Top 10 things to do and see in Queensland’s national parks this summer

QUEENSLANDERS are being urged to get out and enjoy the sunshine state’s national parks these summer holidays.

Environment Minister Leeanne Enoch is encouraging families to find time to get outdoors and make the most of some of Australia’s most exquisite national parks.

“We live next to some of Australia’s most magnificent outdoor spaces,” Ms Enoch said. “Use your time off to do something new and different.”


“Queensland offers so many opportunities, whether it’s catching some waves, exploring ruins or trekking through a rainforest – our national parks have any adventure covered.”

Here are the top 10 things you can get up to in Queensland’s parks and forests this summer:

1) See nesting turtles at Mon Repos near Bundaberg

The largest concentration of nesting marine turtles on the eastern Australian mainland happens at Mon Repos Conservation Park, about half an hour’s drive from Bundaberg. The park is home to the Mon Repos Turtle Centre, a hub for visitors and marine turtle conservation. This summer, researchers and rangers are celebrating 50 years of the research program. From November to March, visitors can book a tour to see nesting and hatching turtles on the beach at night. Details:

And while you’re down that way, remember to take a look at the ex-HMAS Tobruk at Bundaberg Port, where she is being prepared for scuttling as a world-class dive wreck around mid-2018. Check out the information panels and interactive video displays presenting her history.

2) Pitch a tent or pop up your trailer

Camping is a great way to experience the Australian bush and see native wildlife. Take your pick from around 470 camping areas in Queensland’s parks and forests. You may find yourself enjoying sea views, listening to the sounds of the rainforest, or gazing at the stars. Details:

3) Explore the Whitsundays

The Whitsunday Ngaro Sea Trail is one of Queensland’s Great Walks and adds another dimension to the Whitsunday experience. This area was the traditional home of the Ngaro Aboriginal people, who inhabited the islands for the past 9000 years, and the walks showcase the islands’ scenery, history and ecosystems. You will visit iconic destinations and experience the extensive walking tracks across Whitsunday, South Molle and Hook Islands. To get from one track to the next, island-hoppers can expect a short boat ride or spend a few hours kayaking. Details:

4) Go birdwatching

Take the binoculars and experience the serenity of birdwatching in the bush. In the lush rainforests of Lamington National Park you’ll be captivated by the birdlife, from brightly coloured parrots and bowerbirds to the fascinating Albert’s lyrebird with its ability to mimic other birds. For more places to go birdwatching, visit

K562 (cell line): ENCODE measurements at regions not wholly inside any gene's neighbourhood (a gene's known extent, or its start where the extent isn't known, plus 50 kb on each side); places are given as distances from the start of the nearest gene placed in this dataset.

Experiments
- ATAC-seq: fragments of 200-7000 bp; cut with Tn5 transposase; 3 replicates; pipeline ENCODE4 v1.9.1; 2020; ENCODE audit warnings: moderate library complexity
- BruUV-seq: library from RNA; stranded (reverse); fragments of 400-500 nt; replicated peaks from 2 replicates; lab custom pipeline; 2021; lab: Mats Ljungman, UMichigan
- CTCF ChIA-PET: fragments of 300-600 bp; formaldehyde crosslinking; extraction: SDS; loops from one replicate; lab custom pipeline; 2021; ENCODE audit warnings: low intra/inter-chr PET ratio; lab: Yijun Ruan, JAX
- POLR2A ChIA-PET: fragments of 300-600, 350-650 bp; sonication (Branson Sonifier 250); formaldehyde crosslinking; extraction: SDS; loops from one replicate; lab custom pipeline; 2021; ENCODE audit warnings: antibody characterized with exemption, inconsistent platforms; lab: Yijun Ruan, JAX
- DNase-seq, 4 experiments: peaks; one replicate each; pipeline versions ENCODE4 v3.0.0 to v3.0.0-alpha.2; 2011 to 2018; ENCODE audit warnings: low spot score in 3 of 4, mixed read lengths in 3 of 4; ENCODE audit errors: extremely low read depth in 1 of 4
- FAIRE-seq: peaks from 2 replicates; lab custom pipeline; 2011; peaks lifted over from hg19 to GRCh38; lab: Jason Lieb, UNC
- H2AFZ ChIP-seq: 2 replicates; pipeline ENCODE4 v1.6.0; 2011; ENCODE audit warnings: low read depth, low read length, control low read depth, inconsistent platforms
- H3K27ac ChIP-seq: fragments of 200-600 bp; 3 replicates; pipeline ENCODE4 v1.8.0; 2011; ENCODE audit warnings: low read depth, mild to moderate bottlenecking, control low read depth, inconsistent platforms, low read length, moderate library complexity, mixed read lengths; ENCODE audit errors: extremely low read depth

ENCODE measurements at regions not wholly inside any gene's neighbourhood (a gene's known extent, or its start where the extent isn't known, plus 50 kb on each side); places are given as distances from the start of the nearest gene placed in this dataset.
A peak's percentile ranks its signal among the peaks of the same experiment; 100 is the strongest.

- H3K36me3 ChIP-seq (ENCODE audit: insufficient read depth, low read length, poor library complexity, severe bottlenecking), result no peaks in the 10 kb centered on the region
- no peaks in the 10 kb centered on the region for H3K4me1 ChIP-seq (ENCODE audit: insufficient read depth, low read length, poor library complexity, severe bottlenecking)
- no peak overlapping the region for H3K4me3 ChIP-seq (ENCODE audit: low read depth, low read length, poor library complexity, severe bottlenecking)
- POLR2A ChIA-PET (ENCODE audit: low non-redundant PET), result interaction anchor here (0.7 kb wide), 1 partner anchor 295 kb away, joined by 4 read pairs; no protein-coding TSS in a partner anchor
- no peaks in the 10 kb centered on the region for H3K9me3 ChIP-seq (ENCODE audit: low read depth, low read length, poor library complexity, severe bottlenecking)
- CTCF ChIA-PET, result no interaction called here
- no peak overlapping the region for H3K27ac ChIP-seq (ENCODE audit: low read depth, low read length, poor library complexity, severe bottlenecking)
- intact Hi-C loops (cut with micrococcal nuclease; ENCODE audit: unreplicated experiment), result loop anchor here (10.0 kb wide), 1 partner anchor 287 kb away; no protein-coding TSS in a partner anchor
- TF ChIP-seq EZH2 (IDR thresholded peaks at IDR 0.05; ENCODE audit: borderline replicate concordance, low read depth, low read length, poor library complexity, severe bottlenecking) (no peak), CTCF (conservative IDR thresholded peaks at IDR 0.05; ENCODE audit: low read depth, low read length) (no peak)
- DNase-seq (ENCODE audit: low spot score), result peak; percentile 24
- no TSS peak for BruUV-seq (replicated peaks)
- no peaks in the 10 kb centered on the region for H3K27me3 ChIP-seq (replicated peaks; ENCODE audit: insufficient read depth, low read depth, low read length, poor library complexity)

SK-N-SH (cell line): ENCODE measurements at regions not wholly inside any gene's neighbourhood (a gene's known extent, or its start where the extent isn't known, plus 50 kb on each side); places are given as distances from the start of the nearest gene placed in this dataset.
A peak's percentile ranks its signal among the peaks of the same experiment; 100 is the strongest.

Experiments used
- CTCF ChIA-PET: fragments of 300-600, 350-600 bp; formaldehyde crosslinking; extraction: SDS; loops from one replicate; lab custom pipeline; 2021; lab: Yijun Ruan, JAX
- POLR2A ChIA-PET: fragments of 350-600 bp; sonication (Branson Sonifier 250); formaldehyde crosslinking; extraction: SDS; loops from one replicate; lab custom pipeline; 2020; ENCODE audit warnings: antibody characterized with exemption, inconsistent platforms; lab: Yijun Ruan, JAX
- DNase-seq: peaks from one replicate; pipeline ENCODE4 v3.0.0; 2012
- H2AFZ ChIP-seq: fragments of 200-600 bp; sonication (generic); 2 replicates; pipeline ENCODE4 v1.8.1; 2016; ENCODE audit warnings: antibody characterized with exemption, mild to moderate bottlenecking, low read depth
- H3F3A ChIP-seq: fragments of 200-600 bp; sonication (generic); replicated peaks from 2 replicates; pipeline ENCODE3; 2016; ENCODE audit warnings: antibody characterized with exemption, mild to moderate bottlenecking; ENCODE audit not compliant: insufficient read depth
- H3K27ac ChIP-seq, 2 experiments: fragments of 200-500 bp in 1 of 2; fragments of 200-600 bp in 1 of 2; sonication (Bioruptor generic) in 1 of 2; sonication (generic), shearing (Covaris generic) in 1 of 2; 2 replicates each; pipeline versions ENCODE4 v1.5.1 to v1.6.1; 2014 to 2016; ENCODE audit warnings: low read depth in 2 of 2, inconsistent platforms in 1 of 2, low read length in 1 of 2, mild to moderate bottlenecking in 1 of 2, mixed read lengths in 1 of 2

5) Take a cave tour

Enter the eerie depths of echoing caves with shadowy corners and looming stalagmites. Spectacular caverns, limestone formations and ancient marine fossils are just some of the wonders you’ll discover at Chillagoe-Mungana Caves National Park west of Cairns. Choose from ranger-led tours or self-guided cave walks. Further south-west, Undara Volcanic National Park is home to one of the longest lava tube cave systems in the world. Join a guide for an underground tour of the lava tubes, or get a bird’s-eye view of the volcanic landscape from a chartered scenic flight. Near Rockhampton, experience the rush of thousands of tiny bats flashing past you on an evening Bat Cleft cave tour at Mount Etna Caves National Park. Details:

6) Get on your bike or saddle up

Ride through world heritage-listed rainforests, tackle trails that challenge world champions, follow valleys and ridges cloaked in sun-dappled forests, or take a leisurely pedal alongside clear creeks and sandy beaches. Whether you are advanced competitors, a family group or beginners, you’ll find trails to match, with purpose-built mountain bike parks and forest trails offering an ever-growing range of riding experiences. Details:

Horse riding is also a great way to enjoy physical activity in a beautiful environment. Horse trails on Queensland Parks and Wildlife Service estate provide a range of challenges, from gentle, well-graded trails to rough and difficult terrain for experienced riders. Horses are not permitted in all parks, forests and reserves in Queensland. Check first where you can ride at

7) Fishing

Recreational fishing is permitted in some national parks and marine park zones, but can be restricted to specific areas within a park. For zoning maps and information, see

8) Canoeing and kayaking

Test your paddling prowess on scenic waterways. Along the Upper Noosa River, you’ll find camp sites accessible by canoe and a variety of bushwalks in Cooloola Recreation Area, Great Sandy National Park. Or check out Walkabout Creek Discovery Centre in Brisbane’s backyard where you can paddle in Enoggera Reservoir after enjoying a wildlife show. For other popular locations visit

9) Rock climbing and abseiling

Set your heart racing and see the world from a unique perspective. Abseil down the rhyolite bluffs of Point Glorious in Mapleton Forest Reserve, or climb the vertical cliff-face of Mount Tinbeerwah in Tewantin National Park until you reach the 360 degree panoramic views at the top. Discover more places to rock-climb or abseil at Moogerah Peaks National Park, Brooyar State Forest, and Glass House Mountains National Park. Details at

10) Visit Wally the platypus and friends at David Fleay Wildlife Park on the Gold Coast

David Fleay Wildlife Park at West Burleigh is home to crocodiles, koalas, emus, brolgas, dingoes, dunnarts, bilbies, kangaroos, platypus and many more creatures. Take in a Creatures of the Night or Fleay’s In Flight show.Details:

Need more top ideas for summer fun in the outdoors? Visit